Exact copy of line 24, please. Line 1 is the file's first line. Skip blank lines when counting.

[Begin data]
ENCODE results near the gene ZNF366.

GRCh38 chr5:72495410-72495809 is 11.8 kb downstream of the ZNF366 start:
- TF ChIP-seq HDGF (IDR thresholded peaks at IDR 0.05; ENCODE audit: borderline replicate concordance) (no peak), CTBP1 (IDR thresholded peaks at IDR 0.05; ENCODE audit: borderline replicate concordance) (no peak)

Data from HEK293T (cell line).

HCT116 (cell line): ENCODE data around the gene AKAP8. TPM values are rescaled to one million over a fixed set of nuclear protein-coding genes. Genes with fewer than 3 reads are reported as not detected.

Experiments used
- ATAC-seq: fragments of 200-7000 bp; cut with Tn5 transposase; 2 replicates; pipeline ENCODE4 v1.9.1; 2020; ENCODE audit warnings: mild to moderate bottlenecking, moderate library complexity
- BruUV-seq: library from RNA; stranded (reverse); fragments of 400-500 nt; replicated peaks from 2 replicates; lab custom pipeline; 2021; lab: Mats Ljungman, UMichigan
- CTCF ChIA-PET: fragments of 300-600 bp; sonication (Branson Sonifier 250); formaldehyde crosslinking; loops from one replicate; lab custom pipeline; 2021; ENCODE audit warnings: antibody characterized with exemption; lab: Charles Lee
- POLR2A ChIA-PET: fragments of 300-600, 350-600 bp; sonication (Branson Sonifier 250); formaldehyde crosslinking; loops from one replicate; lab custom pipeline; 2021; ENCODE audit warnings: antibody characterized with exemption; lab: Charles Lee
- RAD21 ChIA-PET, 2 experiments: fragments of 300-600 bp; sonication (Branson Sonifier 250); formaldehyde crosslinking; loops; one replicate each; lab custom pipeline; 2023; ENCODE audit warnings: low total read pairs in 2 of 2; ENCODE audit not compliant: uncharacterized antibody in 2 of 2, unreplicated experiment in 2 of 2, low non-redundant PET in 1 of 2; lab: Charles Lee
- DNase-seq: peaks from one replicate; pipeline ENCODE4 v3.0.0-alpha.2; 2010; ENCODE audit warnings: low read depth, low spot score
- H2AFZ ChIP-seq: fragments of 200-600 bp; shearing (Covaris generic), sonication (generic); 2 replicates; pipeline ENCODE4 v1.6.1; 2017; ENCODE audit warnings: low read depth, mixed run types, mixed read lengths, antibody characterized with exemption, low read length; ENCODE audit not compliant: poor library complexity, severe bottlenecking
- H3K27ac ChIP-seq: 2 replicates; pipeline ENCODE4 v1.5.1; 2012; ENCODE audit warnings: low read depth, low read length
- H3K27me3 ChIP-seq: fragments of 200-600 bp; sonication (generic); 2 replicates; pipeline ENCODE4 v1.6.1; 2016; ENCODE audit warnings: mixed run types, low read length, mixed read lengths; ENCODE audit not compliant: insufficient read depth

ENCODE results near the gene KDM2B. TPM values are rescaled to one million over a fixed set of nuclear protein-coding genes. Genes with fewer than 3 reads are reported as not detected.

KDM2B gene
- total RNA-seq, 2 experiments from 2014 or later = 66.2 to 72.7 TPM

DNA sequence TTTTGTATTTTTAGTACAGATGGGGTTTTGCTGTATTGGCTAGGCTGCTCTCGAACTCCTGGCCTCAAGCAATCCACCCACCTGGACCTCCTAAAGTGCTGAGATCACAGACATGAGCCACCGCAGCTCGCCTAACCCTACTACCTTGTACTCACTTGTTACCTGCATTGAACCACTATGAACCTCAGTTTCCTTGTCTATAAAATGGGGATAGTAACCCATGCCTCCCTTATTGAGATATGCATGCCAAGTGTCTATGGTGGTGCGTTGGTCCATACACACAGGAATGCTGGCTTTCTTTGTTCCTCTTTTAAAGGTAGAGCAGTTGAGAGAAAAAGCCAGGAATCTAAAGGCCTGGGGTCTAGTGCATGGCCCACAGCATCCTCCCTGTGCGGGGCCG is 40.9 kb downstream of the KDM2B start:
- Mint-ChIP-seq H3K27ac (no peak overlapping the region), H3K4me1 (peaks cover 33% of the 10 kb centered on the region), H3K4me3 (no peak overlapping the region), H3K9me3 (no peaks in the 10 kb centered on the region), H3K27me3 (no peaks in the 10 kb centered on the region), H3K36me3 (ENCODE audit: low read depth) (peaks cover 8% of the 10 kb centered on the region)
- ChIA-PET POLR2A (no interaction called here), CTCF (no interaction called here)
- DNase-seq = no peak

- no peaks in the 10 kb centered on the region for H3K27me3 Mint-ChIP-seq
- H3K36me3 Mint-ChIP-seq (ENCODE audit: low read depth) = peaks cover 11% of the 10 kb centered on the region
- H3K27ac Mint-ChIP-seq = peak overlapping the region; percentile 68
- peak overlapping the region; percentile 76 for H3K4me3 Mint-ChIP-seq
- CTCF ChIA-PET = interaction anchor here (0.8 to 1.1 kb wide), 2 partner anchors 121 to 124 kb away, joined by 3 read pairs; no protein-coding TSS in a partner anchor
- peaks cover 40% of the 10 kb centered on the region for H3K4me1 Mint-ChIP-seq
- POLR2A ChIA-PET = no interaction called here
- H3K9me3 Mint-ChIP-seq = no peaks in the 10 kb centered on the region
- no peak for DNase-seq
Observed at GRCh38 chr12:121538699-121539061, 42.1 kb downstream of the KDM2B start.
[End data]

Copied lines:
- H3K36me3 Mint-ChIP-seq (ENCODE audit: low read depth) = peaks cover 11% of the 10 kb centered on the region